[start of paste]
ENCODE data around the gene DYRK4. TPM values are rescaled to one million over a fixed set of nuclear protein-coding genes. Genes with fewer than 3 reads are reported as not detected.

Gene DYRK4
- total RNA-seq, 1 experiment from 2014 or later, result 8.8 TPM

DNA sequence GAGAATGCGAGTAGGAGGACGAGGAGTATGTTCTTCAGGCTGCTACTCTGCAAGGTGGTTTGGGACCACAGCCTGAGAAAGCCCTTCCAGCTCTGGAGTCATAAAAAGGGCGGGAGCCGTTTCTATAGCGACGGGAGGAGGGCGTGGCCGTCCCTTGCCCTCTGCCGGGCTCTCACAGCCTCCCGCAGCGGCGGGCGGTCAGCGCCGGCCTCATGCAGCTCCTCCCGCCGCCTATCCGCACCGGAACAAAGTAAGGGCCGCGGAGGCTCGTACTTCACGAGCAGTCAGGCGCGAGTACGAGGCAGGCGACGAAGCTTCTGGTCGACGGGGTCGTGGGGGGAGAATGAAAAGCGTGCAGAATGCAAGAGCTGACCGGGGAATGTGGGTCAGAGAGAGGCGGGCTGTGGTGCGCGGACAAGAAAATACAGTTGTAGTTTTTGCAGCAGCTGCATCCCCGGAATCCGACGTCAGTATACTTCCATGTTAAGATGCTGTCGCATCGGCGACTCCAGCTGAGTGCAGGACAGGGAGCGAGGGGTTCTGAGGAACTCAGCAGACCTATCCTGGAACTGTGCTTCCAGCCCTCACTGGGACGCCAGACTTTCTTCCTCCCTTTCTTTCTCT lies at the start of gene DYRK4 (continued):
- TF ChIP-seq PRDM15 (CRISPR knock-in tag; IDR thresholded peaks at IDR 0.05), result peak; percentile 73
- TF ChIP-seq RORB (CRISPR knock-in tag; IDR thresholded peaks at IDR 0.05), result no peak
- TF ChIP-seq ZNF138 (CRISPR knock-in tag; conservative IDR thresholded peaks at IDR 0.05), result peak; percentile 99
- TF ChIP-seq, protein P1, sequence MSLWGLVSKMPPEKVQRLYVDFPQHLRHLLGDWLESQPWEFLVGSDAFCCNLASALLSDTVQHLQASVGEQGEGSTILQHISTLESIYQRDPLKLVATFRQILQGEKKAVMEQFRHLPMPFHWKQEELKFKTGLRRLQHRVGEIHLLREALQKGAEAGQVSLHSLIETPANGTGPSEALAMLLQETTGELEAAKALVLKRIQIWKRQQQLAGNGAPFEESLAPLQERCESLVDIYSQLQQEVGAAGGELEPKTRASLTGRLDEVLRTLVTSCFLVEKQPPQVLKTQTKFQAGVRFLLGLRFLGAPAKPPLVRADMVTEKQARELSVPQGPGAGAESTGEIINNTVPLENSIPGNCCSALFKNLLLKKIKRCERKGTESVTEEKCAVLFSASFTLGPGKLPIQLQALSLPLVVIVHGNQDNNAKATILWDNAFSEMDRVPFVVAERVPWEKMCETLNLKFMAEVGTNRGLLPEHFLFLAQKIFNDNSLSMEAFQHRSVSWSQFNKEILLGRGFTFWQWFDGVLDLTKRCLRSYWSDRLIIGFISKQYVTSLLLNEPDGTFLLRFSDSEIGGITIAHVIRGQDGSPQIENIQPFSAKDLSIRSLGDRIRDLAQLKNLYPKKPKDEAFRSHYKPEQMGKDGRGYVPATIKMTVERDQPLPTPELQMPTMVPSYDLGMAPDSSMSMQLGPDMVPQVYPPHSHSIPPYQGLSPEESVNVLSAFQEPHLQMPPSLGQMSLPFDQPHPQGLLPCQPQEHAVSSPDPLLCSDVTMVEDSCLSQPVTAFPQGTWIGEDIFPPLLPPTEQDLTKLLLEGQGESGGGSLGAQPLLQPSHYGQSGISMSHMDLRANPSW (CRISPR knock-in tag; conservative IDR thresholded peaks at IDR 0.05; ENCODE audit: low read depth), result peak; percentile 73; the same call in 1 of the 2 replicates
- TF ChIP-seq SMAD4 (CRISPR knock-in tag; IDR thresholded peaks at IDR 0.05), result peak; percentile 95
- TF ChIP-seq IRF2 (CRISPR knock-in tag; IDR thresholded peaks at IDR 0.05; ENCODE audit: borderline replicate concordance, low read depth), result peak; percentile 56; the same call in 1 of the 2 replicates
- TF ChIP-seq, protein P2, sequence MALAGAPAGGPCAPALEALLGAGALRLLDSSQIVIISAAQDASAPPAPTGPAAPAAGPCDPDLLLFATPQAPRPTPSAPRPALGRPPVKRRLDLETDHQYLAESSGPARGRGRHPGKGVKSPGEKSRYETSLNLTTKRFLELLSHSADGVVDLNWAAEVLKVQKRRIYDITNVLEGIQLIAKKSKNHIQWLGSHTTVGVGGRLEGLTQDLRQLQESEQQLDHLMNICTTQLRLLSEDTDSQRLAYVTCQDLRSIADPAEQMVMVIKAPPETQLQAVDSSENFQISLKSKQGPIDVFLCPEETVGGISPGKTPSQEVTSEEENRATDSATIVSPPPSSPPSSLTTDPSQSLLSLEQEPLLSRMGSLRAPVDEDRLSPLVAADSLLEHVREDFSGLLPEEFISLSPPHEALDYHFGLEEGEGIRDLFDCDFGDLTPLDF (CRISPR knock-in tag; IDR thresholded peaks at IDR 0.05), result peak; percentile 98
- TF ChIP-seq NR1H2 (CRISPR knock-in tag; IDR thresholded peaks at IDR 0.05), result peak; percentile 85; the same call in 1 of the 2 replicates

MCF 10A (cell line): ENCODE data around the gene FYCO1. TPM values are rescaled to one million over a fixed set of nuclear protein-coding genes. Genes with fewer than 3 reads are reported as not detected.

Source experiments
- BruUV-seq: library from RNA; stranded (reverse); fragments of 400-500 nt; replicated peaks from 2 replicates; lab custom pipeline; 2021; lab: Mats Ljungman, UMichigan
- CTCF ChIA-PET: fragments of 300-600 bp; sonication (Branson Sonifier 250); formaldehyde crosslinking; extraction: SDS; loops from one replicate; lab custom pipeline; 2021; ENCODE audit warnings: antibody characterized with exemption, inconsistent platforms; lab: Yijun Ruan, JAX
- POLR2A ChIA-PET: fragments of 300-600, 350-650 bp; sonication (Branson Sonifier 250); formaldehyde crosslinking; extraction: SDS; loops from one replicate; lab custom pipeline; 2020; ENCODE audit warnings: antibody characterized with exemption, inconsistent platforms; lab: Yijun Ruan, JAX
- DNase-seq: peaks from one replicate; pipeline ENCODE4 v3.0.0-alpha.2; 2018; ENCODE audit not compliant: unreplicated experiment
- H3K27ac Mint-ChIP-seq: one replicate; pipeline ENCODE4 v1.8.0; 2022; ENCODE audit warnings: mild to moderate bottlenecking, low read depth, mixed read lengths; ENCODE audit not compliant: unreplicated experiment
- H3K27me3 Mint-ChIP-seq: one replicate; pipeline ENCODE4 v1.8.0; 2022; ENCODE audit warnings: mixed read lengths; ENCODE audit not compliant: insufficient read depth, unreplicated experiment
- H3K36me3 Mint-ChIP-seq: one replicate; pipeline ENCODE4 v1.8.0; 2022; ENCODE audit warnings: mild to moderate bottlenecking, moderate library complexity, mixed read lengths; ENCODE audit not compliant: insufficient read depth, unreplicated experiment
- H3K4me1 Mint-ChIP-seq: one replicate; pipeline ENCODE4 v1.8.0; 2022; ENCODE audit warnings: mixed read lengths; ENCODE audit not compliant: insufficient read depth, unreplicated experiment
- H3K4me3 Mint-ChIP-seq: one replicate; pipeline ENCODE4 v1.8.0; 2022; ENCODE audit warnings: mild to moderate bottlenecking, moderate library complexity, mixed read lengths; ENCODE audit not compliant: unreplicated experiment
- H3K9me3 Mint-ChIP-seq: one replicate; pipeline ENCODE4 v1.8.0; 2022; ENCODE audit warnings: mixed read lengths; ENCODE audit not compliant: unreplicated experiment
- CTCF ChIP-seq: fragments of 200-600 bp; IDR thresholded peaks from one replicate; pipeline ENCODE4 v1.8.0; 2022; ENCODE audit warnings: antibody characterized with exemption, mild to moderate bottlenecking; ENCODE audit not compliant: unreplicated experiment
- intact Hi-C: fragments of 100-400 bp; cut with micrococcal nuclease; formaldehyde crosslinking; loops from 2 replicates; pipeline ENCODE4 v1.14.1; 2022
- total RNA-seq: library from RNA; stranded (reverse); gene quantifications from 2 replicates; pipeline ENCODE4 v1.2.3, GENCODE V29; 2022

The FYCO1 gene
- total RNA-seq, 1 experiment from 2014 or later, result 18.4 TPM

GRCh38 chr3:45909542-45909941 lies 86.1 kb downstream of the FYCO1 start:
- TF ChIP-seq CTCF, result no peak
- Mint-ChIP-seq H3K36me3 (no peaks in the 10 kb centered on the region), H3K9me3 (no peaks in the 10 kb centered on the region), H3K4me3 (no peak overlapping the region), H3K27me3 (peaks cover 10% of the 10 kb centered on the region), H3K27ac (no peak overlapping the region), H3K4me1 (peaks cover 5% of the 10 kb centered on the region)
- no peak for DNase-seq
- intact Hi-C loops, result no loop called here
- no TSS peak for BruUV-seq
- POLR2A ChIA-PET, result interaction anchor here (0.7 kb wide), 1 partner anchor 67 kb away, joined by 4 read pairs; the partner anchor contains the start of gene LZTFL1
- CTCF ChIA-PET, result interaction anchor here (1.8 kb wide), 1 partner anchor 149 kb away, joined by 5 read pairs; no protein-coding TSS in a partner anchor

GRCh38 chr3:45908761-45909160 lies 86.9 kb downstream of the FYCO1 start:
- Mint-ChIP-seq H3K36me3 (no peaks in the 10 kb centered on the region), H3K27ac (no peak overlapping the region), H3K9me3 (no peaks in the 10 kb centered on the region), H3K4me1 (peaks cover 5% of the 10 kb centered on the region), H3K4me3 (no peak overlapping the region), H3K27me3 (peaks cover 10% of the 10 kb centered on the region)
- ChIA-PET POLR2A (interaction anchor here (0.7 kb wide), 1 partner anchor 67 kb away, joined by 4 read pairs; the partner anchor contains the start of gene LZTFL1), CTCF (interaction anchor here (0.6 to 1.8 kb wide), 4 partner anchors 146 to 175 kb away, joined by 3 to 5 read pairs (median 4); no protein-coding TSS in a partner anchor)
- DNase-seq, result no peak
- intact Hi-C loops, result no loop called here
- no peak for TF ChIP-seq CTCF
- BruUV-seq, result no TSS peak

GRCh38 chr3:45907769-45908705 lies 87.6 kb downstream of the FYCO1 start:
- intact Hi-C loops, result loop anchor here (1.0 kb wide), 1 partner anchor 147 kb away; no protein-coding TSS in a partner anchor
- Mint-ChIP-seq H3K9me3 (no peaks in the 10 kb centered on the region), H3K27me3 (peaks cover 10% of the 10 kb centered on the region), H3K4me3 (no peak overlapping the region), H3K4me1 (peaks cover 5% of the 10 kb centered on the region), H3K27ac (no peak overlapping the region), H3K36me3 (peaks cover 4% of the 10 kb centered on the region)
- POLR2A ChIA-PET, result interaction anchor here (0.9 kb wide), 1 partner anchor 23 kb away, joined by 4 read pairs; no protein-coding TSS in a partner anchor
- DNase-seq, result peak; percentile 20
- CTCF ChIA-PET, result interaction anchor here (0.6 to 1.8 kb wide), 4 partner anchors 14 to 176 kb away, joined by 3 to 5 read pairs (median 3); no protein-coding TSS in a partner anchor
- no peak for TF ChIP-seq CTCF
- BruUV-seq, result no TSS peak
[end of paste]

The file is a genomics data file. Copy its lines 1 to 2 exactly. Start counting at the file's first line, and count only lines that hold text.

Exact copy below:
ENCODE data around the gene DYRK4. TPM values are rescaled to one million over a fixed set of nuclear protein-coding genes. Genes with fewer than 3 reads are reported as not detected.

Gene DYRK4